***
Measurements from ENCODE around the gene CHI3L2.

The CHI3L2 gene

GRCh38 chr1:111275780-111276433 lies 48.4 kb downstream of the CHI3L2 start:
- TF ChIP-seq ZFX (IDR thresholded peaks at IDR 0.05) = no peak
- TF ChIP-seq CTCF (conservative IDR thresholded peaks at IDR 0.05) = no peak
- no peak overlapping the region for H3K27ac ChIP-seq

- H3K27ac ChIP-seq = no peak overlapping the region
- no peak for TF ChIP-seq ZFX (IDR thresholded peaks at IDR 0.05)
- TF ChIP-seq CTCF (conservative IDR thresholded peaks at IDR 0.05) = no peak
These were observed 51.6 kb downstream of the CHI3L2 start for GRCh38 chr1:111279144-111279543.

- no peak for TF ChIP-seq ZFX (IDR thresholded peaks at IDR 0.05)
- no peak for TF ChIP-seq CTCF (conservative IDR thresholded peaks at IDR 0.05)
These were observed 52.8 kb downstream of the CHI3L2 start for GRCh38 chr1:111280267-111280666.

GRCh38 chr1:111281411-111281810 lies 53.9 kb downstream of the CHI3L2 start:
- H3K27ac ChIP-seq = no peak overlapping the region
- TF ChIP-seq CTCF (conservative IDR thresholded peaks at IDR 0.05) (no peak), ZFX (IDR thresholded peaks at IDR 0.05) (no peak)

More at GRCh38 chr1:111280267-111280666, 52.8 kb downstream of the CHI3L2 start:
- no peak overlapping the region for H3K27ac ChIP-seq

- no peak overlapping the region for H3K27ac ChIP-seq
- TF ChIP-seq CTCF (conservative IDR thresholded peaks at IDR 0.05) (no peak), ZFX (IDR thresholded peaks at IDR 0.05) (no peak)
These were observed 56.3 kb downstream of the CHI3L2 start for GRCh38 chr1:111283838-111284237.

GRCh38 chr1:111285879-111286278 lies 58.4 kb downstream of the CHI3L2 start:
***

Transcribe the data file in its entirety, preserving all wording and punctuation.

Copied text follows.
Measurements from ENCODE around the gene CHI3L2.

The CHI3L2 gene

GRCh38 chr1:111275780-111276433 lies 48.4 kb downstream of the CHI3L2 start:
- TF ChIP-seq ZFX (IDR thresholded peaks at IDR 0.05) = no peak
- TF ChIP-seq CTCF (conservative IDR thresholded peaks at IDR 0.05) = no peak
- no peak overlapping the region for H3K27ac ChIP-seq

- H3K27ac ChIP-seq = no peak overlapping the region
- no peak for TF ChIP-seq ZFX (IDR thresholded peaks at IDR 0.05)
- TF ChIP-seq CTCF (conservative IDR thresholded peaks at IDR 0.05) = no peak
These were observed 51.6 kb downstream of the CHI3L2 start for GRCh38 chr1:111279144-111279543.

- no peak for TF ChIP-seq ZFX (IDR thresholded peaks at IDR 0.05)
- no peak for TF ChIP-seq CTCF (conservative IDR thresholded peaks at IDR 0.05)
These were observed 52.8 kb downstream of the CHI3L2 start for GRCh38 chr1:111280267-111280666.

GRCh38 chr1:111281411-111281810 lies 53.9 kb downstream of the CHI3L2 start:
- H3K27ac ChIP-seq = no peak overlapping the region
- TF ChIP-seq CTCF (conservative IDR thresholded peaks at IDR 0.05) (no peak), ZFX (IDR thresholded peaks at IDR 0.05) (no peak)

More at GRCh38 chr1:111280267-111280666, 52.8 kb downstream of the CHI3L2 start:
- no peak overlapping the region for H3K27ac ChIP-seq

- no peak overlapping the region for H3K27ac ChIP-seq
- TF ChIP-seq CTCF (conservative IDR thresholded peaks at IDR 0.05) (no peak), ZFX (IDR thresholded peaks at IDR 0.05) (no peak)
These were observed 56.3 kb downstream of the CHI3L2 start for GRCh38 chr1:111283838-111284237.

GRCh38 chr1:111285879-111286278 lies 58.4 kb downstream of the CHI3L2 start: